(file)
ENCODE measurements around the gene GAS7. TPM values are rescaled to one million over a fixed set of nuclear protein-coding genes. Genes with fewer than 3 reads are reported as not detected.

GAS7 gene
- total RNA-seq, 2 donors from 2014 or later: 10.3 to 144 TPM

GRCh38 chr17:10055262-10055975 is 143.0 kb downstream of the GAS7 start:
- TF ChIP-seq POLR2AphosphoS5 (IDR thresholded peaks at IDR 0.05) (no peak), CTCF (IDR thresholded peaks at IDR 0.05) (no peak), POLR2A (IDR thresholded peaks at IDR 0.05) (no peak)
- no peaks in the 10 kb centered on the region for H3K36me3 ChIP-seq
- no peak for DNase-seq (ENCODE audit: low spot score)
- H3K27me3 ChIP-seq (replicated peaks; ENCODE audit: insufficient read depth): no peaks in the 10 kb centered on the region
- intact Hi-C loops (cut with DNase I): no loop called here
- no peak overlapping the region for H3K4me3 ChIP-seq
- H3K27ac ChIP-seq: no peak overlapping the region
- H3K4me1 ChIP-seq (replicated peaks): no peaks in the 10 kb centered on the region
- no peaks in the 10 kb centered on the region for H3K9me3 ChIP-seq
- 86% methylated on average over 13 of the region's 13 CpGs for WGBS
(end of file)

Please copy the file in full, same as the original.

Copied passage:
ENCODE measurements around the gene GAS7. TPM values are rescaled to one million over a fixed set of nuclear protein-coding genes. Genes with fewer than 3 reads are reported as not detected.

GAS7 gene
- total RNA-seq, 2 donors from 2014 or later: 10.3 to 144 TPM

GRCh38 chr17:10055262-10055975 is 143.0 kb downstream of the GAS7 start:
- TF ChIP-seq POLR2AphosphoS5 (IDR thresholded peaks at IDR 0.05) (no peak), CTCF (IDR thresholded peaks at IDR 0.05) (no peak), POLR2A (IDR thresholded peaks at IDR 0.05) (no peak)
- no peaks in the 10 kb centered on the region for H3K36me3 ChIP-seq
- no peak for DNase-seq (ENCODE audit: low spot score)
- H3K27me3 ChIP-seq (replicated peaks; ENCODE audit: insufficient read depth): no peaks in the 10 kb centered on the region
- intact Hi-C loops (cut with DNase I): no loop called here
- no peak overlapping the region for H3K4me3 ChIP-seq
- H3K27ac ChIP-seq: no peak overlapping the region
- H3K4me1 ChIP-seq (replicated peaks): no peaks in the 10 kb centered on the region
- no peaks in the 10 kb centered on the region for H3K9me3 ChIP-seq
- 86% methylated on average over 13 of the region's 13 CpGs for WGBS